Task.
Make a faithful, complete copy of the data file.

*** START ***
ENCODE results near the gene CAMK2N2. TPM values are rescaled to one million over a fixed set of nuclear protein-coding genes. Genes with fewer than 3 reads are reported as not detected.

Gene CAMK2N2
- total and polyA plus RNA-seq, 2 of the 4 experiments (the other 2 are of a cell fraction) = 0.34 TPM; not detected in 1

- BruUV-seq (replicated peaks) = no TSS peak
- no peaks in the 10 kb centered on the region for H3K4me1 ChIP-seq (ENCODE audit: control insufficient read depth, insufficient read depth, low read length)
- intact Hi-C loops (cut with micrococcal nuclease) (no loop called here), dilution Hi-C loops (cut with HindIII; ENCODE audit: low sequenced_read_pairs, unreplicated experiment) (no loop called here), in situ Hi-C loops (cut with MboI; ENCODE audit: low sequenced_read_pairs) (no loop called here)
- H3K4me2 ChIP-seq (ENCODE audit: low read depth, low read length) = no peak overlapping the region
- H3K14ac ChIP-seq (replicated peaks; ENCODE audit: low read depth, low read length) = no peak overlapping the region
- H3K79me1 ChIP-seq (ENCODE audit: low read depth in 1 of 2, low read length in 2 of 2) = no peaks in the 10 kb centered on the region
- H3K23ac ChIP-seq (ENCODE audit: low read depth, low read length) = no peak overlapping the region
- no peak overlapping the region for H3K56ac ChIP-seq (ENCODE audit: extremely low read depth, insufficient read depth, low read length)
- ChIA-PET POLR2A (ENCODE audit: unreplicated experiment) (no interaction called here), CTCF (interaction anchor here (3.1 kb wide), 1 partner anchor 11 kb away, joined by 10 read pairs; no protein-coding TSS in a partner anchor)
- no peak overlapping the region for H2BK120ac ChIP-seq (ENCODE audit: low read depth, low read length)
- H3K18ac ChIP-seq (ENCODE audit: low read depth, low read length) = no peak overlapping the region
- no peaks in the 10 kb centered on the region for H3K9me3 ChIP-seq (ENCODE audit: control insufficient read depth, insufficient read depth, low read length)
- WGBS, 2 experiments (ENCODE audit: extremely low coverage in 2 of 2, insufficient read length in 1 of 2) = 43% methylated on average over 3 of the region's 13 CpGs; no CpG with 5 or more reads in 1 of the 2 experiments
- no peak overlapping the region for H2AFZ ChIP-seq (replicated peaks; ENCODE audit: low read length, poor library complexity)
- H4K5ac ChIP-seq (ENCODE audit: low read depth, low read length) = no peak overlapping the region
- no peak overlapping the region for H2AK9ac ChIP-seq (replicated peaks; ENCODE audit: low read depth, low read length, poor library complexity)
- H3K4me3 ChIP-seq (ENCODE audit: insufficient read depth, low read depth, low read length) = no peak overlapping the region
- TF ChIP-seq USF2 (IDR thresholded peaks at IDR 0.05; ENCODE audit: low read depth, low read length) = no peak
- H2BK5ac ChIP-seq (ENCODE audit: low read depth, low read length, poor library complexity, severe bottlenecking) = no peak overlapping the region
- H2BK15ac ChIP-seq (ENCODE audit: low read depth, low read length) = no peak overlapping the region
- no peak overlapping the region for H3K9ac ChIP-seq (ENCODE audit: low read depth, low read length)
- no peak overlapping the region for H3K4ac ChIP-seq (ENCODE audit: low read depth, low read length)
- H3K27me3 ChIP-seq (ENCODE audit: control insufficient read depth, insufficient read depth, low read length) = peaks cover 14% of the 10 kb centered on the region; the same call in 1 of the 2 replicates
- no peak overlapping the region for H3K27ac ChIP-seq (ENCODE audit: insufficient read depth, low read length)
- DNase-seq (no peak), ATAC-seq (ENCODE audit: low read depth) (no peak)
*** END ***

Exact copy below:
ENCODE results near the gene CAMK2N2. TPM values are rescaled to one million over a fixed set of nuclear protein-coding genes. Genes with fewer than 3 reads are reported as not detected.

Gene CAMK2N2
- total and polyA plus RNA-seq, 2 of the 4 experiments (the other 2 are of a cell fraction) = 0.34 TPM; not detected in 1

- BruUV-seq (replicated peaks) = no TSS peak
- no peaks in the 10 kb centered on the region for H3K4me1 ChIP-seq (ENCODE audit: control insufficient read depth, insufficient read depth, low read length)
- intact Hi-C loops (cut with micrococcal nuclease) (no loop called here), dilution Hi-C loops (cut with HindIII; ENCODE audit: low sequenced_read_pairs, unreplicated experiment) (no loop called here), in situ Hi-C loops (cut with MboI; ENCODE audit: low sequenced_read_pairs) (no loop called here)
- H3K4me2 ChIP-seq (ENCODE audit: low read depth, low read length) = no peak overlapping the region
- H3K14ac ChIP-seq (replicated peaks; ENCODE audit: low read depth, low read length) = no peak overlapping the region
- H3K79me1 ChIP-seq (ENCODE audit: low read depth in 1 of 2, low read length in 2 of 2) = no peaks in the 10 kb centered on the region
- H3K23ac ChIP-seq (ENCODE audit: low read depth, low read length) = no peak overlapping the region
- no peak overlapping the region for H3K56ac ChIP-seq (ENCODE audit: extremely low read depth, insufficient read depth, low read length)
- ChIA-PET POLR2A (ENCODE audit: unreplicated experiment) (no interaction called here), CTCF (interaction anchor here (3.1 kb wide), 1 partner anchor 11 kb away, joined by 10 read pairs; no protein-coding TSS in a partner anchor)
- no peak overlapping the region for H2BK120ac ChIP-seq (ENCODE audit: low read depth, low read length)
- H3K18ac ChIP-seq (ENCODE audit: low read depth, low read length) = no peak overlapping the region
- no peaks in the 10 kb centered on the region for H3K9me3 ChIP-seq (ENCODE audit: control insufficient read depth, insufficient read depth, low read length)
- WGBS, 2 experiments (ENCODE audit: extremely low coverage in 2 of 2, insufficient read length in 1 of 2) = 43% methylated on average over 3 of the region's 13 CpGs; no CpG with 5 or more reads in 1 of the 2 experiments
- no peak overlapping the region for H2AFZ ChIP-seq (replicated peaks; ENCODE audit: low read length, poor library complexity)
- H4K5ac ChIP-seq (ENCODE audit: low read depth, low read length) = no peak overlapping the region
- no peak overlapping the region for H2AK9ac ChIP-seq (replicated peaks; ENCODE audit: low read depth, low read length, poor library complexity)
- H3K4me3 ChIP-seq (ENCODE audit: insufficient read depth, low read depth, low read length) = no peak overlapping the region
- TF ChIP-seq USF2 (IDR thresholded peaks at IDR 0.05; ENCODE audit: low read depth, low read length) = no peak
- H2BK5ac ChIP-seq (ENCODE audit: low read depth, low read length, poor library complexity, severe bottlenecking) = no peak overlapping the region
- H2BK15ac ChIP-seq (ENCODE audit: low read depth, low read length) = no peak overlapping the region
- no peak overlapping the region for H3K9ac ChIP-seq (ENCODE audit: low read depth, low read length)
- no peak overlapping the region for H3K4ac ChIP-seq (ENCODE audit: low read depth, low read length)
- H3K27me3 ChIP-seq (ENCODE audit: control insufficient read depth, insufficient read depth, low read length) = peaks cover 14% of the 10 kb centered on the region; the same call in 1 of the 2 replicates
- no peak overlapping the region for H3K27ac ChIP-seq (ENCODE audit: insufficient read depth, low read length)
- DNase-seq (no peak), ATAC-seq (ENCODE audit: low read depth) (no peak)